A Cross-Lagged Panel Approach to Understanding Social Support and Chronic Posttraumatic Stress Disorder Symptoms in Veterans: Assessment Modality Matters


Although there is a strong and consistent association between social support and posttraumatic stress disorder (PTSD), the directionality of this association has been debated, with some research indicating that social support protects against PTSD symptoms, whereas other research suggests that PTSD symptoms erode social support. The majority of studies in the literature have been cross-sectional, rendering directionality impossible to determine. Cross-lagged panel models overcome many previous limitations; however, findings from the few studies employing these designs have been mixed, possibly due to methodological differences including self-report versus clinician-administered assessment. The current study used a cross-lagged panel structural equation model to explore the relationship between social support and chronic PTSD symptoms over a 1-year period in a sample of 264 Iraq and Afghanistan veterans assessed several years after trauma exposure. Approximately a third of the sample met criteria for PTSD at the baseline assessment, with veterans’ trauma occurring an average of 6 years prior to baseline. Two separate models were run, with one using PTSD symptoms assessed via self-report and the other using clinician-assessed PTSD symptoms. Excellent model fit was found for both models. Results indicated that the relationship between social support and PTSD symptoms was affected by assessment modality. Whereas the self-report model indicated a bidirectional relationship between social support and PTSD symptoms over time, the clinician-assessed model indicated only that baseline PTSD symptoms predicted social support 1 year later. Results highlight that assessment modality is one factor that likely impacts disparate findings across previous studies. Theoretical and clinical implications of these findings are discussed, with suggestions for the growing body of literature utilizing these designs to dismantle this complex association.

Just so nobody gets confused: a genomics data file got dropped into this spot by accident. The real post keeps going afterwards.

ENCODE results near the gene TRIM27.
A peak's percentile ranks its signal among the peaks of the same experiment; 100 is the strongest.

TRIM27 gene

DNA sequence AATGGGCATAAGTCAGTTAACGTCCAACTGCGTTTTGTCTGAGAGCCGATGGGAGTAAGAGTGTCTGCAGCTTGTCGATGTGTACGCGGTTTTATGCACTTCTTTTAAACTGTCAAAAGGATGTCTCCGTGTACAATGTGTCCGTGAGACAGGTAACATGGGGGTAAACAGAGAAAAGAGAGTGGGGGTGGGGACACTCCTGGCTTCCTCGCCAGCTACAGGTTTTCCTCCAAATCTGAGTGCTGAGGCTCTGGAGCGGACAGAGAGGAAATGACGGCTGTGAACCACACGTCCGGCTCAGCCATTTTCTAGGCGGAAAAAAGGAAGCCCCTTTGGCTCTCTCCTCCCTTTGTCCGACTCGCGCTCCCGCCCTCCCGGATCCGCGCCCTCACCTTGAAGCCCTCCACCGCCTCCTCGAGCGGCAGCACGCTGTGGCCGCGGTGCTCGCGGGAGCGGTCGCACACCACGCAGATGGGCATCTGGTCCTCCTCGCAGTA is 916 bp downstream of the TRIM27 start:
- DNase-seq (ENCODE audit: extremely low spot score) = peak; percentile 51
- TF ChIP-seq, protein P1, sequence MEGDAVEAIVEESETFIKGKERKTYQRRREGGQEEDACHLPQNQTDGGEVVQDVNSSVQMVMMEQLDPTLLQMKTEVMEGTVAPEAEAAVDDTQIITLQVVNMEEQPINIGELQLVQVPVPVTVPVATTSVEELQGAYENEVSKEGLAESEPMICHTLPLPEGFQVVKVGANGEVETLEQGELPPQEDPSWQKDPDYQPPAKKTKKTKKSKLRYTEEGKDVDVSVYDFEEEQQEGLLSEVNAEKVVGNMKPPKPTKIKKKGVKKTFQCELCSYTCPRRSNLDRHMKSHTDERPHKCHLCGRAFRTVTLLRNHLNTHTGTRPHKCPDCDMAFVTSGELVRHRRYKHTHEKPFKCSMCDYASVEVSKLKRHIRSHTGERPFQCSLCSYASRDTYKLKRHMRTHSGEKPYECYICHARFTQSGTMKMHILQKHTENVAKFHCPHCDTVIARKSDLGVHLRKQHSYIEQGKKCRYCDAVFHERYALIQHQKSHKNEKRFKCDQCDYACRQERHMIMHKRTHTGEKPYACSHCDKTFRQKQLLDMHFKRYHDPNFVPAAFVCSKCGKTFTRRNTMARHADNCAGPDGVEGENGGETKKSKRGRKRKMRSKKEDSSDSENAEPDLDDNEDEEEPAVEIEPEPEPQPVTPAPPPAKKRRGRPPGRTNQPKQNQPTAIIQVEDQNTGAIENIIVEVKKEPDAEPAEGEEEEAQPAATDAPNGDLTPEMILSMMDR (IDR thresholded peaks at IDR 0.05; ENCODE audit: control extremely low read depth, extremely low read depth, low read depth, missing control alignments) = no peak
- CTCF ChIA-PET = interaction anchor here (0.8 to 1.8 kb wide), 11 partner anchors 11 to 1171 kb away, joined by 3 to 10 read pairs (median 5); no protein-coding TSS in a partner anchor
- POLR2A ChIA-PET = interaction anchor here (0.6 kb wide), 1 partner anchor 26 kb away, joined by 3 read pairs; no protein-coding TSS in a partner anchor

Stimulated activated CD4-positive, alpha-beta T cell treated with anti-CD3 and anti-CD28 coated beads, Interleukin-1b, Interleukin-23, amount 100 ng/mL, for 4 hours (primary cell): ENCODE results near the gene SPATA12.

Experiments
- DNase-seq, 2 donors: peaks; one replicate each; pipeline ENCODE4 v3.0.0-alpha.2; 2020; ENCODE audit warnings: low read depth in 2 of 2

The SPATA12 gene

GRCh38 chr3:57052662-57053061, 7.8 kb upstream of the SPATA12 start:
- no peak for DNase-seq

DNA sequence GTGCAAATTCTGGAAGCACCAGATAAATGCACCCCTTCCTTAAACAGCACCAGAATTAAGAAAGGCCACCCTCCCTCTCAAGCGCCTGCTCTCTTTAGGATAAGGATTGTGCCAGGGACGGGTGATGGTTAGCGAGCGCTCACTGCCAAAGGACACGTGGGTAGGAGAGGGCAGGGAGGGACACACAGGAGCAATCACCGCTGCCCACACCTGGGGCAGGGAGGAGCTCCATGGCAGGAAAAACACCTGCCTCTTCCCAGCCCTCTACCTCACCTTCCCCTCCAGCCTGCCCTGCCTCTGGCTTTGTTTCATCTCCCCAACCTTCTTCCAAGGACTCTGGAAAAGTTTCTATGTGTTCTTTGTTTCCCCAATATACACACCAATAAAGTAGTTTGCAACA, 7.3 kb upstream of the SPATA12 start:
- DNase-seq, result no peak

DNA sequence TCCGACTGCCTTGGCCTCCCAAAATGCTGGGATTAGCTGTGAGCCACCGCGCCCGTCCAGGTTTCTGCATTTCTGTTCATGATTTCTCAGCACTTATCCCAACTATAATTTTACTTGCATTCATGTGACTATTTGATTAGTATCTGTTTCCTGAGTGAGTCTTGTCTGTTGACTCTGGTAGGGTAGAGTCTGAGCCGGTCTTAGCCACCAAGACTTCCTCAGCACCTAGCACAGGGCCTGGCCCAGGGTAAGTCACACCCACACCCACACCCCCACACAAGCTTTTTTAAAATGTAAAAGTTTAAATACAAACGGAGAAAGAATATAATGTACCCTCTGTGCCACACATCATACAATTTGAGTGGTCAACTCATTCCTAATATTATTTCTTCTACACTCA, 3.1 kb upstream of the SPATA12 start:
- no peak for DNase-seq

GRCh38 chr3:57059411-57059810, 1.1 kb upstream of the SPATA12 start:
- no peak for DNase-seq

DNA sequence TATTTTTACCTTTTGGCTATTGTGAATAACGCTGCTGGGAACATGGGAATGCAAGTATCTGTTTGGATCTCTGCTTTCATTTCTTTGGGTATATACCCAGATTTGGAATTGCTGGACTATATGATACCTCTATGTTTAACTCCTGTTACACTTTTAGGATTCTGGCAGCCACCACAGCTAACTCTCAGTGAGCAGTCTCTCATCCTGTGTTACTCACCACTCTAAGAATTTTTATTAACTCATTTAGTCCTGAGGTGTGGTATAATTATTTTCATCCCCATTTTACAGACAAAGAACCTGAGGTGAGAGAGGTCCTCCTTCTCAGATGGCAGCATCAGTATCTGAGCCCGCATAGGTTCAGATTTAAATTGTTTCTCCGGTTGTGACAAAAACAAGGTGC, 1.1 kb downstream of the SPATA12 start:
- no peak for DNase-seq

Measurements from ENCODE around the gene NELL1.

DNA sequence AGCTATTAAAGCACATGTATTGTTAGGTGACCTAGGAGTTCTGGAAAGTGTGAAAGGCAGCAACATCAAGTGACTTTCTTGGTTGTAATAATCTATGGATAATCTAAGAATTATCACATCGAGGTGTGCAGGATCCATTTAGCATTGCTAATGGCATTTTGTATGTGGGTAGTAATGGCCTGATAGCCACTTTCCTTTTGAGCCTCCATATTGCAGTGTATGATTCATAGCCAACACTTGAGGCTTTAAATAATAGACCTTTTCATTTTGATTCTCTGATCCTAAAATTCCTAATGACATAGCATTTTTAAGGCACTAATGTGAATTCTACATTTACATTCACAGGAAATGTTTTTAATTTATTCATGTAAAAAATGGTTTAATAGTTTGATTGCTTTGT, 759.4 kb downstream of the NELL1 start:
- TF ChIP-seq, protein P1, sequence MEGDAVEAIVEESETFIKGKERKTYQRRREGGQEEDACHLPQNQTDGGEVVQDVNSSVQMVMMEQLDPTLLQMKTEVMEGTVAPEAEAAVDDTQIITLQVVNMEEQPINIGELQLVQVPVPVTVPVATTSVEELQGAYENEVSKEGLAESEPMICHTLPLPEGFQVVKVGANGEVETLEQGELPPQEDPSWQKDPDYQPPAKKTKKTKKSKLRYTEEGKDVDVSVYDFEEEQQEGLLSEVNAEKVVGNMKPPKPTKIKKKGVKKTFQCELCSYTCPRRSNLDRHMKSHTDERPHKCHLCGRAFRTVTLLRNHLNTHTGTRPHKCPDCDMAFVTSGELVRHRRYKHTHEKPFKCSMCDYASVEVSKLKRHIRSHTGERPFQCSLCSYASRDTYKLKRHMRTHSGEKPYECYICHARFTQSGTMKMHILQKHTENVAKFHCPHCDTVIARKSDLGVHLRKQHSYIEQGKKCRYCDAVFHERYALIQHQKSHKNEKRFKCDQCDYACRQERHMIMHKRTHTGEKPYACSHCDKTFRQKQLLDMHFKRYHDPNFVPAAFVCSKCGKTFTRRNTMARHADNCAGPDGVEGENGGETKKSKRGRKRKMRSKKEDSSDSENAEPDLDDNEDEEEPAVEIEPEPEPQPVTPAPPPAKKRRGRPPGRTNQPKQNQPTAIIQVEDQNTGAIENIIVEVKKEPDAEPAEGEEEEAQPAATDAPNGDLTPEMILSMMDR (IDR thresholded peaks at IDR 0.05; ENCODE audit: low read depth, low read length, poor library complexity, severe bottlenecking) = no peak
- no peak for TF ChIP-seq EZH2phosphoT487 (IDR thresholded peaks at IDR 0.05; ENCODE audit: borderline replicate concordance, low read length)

Publication Title

Behavior Therapy